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President Donald Trump stayed quiet on sharing U.S.-made vaccines with other nations as leaders of the world’s richest countries pushed for equality in the race to vaccinate people against Covid-19.
British ministers will weigh the next round of pandemic restrictions on Sunday, while the French government plans a three-phase easing of lockdown measures from December.
The U.S. Food and Drug Administration approved an antibody cocktail from Regeneron Pharmaceuticals Inc. for Covid-19 treatment. California reported record infections for the second consecutive day as total U.S. cases surpassed 12 million.
- Global Tracker: Cases pass 58.2 million; deaths 1.38 million
- Trump stays mum on sharing vaccines as leaders pledge to do so
- Regeneron gets emergency U.S. clearance for Covid-19 therapy
- Pfizer’s Covid vaccine still faces hurdles after FDA filing Friday
- Astra-Oxford shot key to escaping pandemic for many nations
- Vaccine Tracker: Encouraging breakthroughs offer hope
Subscribe to a daily update on the virus from Bloomberg’s Prognosis team here. Click CVID on the terminal for global data on coronavirus cases and deaths.
U.K. Weighs Next Round of Restrictions (6:30 a.m. NY)
The “extremely damaging” economic impact of the closure of retail and hospitality businesses to stop the spread of the virus will be at the forefront of considerations when ministers meet on Sunday afternoon to decide on the next round of pandemic restrictions, according to Chancellor of the Exchequer Rishi Sunak.
Sunak said he will increase spending on public services this week in a bid to shore up the U.K. economy amid the “enormous stress and strain” of the pandemic.
Iran Reports 10% Increase in Deaths (6:55 p.m. HK)
Iran reported a 10% increase in daily deaths from Covid-19, with 475 fatalities in the last 24 hours. That brought the total death toll to 44,802. The number of new cases rose slightly to 13,053 overnight, the Health Ministry said.
France Plans Phased Lockdown Easing (6:10 p.m. HK)
The French government plans to ease lockdown measures in three steps as infections recede, while keeping some restrictions to contain the epidemic. A first easing will take place “around” Dec. 1, followed by a second one before the end-of-the-year holidays and a third from January, government spokesman Gabriel Attal told Le Journal du Dimanche.
Confinement measures and travel limitations will remain in place for some time, while restaurants and bars will still face restrictions, Attal told the newspaper. President Emmanuel Macron, who’s due to speak Tuesday, will detail the government strategy for the weeks to come, he said.
South Korea Imposes Tougher Social Distancing (6 p.m. HK)
South Korea is imposing stricter social-distancing measures, including limiting restaurant hours and social gatherings, as a surge in coronavirus cases threatens to undermine earlier efforts to contain the pandemic.
The country’s social-distancing alert level was raised to 2 from 1.5 for the greater Seoul area, effective Nov. 24. That will lead to a ban in gatherings in high-risk facilities such as night clubs and karaoke bars, while restaurants are prohibited from serving customers after 9 p.m. and can only operate takeouts and deliveries.
Russian Vaccine Price to Be Announced (5:50 p.m. HK)
The price of Russia’s Sputnik V vaccine will be announced this week, one of the developers, the Russian Direct Investment Fund, said in a statement Sunday. The cost will be “much lower” than the vaccines from Pfizer Inc. and Moderna Inc, according to the Russian vaccine’s official Twitter account.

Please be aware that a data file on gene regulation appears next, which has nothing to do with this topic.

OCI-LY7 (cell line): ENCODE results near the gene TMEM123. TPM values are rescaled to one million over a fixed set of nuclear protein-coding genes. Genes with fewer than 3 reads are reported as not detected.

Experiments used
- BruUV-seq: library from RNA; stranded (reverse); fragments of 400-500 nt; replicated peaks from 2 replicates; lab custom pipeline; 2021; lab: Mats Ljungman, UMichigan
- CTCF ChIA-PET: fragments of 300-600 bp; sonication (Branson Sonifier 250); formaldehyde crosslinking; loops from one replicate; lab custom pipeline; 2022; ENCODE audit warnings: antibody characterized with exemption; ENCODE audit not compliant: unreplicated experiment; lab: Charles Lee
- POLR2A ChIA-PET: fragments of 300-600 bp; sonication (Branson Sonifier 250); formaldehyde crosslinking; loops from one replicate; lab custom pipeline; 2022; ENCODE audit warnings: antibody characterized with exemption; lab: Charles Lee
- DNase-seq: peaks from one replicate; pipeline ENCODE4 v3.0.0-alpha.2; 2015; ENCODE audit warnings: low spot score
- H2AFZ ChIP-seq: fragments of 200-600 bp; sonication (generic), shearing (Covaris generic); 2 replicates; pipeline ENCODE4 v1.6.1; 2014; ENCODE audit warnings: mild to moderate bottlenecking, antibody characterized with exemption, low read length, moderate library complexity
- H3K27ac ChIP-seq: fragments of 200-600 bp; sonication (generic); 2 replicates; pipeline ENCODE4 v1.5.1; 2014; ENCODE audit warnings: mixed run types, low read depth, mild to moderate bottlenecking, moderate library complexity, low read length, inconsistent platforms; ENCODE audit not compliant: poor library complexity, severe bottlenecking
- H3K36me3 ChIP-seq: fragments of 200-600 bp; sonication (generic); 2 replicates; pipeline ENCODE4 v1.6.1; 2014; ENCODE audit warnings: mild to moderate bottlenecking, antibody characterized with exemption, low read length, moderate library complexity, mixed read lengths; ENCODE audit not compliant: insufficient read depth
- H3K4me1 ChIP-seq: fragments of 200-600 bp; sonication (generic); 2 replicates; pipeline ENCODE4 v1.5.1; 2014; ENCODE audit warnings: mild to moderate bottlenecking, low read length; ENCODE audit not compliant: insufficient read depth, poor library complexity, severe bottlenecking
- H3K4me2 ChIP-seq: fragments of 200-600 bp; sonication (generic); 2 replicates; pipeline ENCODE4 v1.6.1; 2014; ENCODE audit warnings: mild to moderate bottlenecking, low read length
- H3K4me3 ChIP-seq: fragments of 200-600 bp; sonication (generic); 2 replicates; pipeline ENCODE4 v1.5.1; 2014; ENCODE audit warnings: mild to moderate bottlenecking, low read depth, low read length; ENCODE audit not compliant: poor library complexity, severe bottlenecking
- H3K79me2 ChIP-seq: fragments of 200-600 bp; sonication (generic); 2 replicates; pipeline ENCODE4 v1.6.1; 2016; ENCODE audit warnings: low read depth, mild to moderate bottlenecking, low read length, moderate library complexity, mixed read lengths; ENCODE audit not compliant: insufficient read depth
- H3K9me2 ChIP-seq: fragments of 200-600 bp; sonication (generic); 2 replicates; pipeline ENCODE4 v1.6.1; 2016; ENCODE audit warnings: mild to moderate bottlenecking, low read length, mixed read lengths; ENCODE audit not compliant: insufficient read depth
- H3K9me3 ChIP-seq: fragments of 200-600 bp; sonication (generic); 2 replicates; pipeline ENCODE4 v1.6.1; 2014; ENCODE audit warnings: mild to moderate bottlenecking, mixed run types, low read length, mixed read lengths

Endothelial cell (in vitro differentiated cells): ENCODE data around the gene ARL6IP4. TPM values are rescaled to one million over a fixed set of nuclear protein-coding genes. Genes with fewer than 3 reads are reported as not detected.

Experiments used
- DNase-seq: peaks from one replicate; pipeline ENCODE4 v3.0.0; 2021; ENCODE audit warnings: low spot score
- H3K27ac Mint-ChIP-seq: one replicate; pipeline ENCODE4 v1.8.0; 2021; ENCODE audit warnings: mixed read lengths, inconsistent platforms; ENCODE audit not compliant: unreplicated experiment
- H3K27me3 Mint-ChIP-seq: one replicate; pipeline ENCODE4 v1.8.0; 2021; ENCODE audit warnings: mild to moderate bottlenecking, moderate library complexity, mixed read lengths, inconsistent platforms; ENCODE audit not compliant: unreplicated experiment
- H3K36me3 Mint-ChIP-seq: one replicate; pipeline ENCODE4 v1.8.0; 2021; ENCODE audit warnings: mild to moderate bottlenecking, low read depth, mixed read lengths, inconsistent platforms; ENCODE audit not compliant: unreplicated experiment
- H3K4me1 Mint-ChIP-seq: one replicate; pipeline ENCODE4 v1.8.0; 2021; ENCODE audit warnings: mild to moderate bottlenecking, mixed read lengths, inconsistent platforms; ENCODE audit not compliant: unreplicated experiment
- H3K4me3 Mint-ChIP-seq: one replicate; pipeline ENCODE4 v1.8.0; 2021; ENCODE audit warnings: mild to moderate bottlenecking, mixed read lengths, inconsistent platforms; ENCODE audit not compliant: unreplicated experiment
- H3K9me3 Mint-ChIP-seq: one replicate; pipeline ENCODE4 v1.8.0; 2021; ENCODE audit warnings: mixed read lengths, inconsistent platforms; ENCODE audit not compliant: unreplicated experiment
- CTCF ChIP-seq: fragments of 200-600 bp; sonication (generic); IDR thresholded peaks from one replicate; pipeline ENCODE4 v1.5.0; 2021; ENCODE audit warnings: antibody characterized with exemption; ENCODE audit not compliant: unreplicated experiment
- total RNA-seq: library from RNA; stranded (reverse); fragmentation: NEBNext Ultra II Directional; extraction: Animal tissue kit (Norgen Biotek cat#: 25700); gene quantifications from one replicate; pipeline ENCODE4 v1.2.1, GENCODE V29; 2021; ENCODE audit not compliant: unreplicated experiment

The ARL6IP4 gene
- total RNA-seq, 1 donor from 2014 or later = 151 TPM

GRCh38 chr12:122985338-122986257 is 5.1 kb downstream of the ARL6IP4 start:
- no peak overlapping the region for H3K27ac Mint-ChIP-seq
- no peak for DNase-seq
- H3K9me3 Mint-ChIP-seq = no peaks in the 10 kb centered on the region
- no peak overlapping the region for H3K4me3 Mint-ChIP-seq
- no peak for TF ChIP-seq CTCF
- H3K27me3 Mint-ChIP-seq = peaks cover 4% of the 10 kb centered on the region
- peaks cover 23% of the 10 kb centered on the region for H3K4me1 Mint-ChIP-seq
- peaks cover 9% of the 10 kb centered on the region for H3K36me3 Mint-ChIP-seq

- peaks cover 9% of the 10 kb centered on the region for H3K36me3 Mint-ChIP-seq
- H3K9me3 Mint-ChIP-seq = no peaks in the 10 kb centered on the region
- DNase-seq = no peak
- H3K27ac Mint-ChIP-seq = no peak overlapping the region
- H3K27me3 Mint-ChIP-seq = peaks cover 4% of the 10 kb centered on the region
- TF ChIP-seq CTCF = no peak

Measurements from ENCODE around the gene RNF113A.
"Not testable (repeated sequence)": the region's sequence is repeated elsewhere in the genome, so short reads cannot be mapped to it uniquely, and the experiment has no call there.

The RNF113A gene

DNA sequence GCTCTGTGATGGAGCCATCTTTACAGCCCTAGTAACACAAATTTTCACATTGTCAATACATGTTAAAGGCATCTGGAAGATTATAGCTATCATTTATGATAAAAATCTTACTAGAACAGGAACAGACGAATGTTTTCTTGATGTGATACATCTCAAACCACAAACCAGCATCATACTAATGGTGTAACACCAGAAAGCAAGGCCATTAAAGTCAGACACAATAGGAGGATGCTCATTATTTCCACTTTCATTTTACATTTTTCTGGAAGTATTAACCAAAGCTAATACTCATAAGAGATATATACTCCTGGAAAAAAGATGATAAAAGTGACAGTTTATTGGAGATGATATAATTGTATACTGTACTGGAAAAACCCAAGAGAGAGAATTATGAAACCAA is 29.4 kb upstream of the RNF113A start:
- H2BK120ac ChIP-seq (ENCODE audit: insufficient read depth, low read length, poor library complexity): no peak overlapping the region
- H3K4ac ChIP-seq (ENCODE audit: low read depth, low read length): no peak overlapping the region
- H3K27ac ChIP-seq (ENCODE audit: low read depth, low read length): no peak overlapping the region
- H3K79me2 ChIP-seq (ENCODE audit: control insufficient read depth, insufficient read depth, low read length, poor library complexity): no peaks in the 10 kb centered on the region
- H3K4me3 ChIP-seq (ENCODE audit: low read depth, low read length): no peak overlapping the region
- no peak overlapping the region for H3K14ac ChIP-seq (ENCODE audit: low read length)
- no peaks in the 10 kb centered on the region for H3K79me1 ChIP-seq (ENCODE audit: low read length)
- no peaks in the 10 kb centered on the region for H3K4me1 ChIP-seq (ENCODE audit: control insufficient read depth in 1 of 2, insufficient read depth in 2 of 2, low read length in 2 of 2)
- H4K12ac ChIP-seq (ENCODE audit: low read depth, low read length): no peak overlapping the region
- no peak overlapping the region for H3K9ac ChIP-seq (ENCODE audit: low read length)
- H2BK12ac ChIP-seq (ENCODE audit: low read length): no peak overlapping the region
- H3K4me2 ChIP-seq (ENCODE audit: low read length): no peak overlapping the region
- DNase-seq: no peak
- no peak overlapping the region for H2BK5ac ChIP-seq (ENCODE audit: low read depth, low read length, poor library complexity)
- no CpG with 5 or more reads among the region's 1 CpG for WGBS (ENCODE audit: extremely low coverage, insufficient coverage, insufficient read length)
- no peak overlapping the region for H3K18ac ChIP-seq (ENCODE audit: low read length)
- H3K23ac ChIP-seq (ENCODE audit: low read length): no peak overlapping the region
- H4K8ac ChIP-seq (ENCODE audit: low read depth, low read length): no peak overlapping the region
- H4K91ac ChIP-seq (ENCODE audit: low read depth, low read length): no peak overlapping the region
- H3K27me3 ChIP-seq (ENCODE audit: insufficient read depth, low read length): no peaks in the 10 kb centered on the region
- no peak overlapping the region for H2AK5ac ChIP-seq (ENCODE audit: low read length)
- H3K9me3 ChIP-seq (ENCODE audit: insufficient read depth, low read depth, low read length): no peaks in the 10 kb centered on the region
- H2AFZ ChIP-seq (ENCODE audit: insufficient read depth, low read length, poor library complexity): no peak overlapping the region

Polish Cases Drop to Lowest in Almost 3 Weeks (5:30 p.m. HK)
Poland saw 18,467 new coronavirus cases on Sunday, the lowest since Nov. 2, while deaths rose by 330 to 13,618. The Polish government said yesterday it would consider easing some restrictions if a seven-day average of daily cases falls below 19,000.
Poland introduced a near-full lockdown earlier this month after infections surged in October, but it will allow shopping malls to reopen.
German Restrictions May Continue Past November (3:40 p.m. HK)
The number of confirmed cases in Germany increased by 13,872 as the country headed into the final stretch of a partial lockdown of the economy. Vice-Chancellor Olaf Scholz told the Bild am Sonntag newspaper that the restrictions may have to continue “for some time” beyond the end of November.
In that case, financial support for the sectors directly affected should also be extended, said Scholz, who’s also finance minister, noting that this would be “financially challenging.”
Russian Covid Cases Steady (3:35 p.m. HK)
The number of new Covid-19 infections in Russia remained steady at just over 24,000 in the past 24 hours. Total cases surpassed 2 million last week, pushing the country’s hospital system to the brink. Just over 400 deaths were recorded in the past day, a slight drop from the record 467 recorded on Saturday, the government’s virus response center said. Russia has the fifth-most cases globally, after the U.S., Brazil, India and France.
Hong Kong to Pay for Positive Tests (3:10 p.m. HK)
Hong Kong will give a one-time HK$5,000 ($645) payment to anyone in the city who tests positive for Covid-19 to encourage people to take tests for the virus, Health Secretary Sophia Chan said. The Labour and Welfare Bureau will announce details of the handout plan later, Radio Television Hong Kong cited Chan as saying in a radio interview.
Hong Kong will impose new social restrictions as local coronavirus cases spike. That increase prompted an announcement Saturday that a planned travel bubble between Hong Kong and Singapore would be postponed for two weeks.
Tokyo Finds 391 New Coronavirus Cases (2:10 p.m. HK)
Tokyo on Sunday confirmed 391 new coronavirus cases, up roughly 50% from a week earlier, according to municipal government data. On Saturday, the Japanese capital found a record 539 infections.
U.S. Added 177,552 Cases on Saturday (1:30 p.m. HK)
The U.S. saw 177,552 new coronavirus cases on Saturday, according to data compiled by Bloomberg from sources including Johns Hopkins University. That compares to a figure of 195,690 new infections on Friday as California and Ohio were among states to post new highs.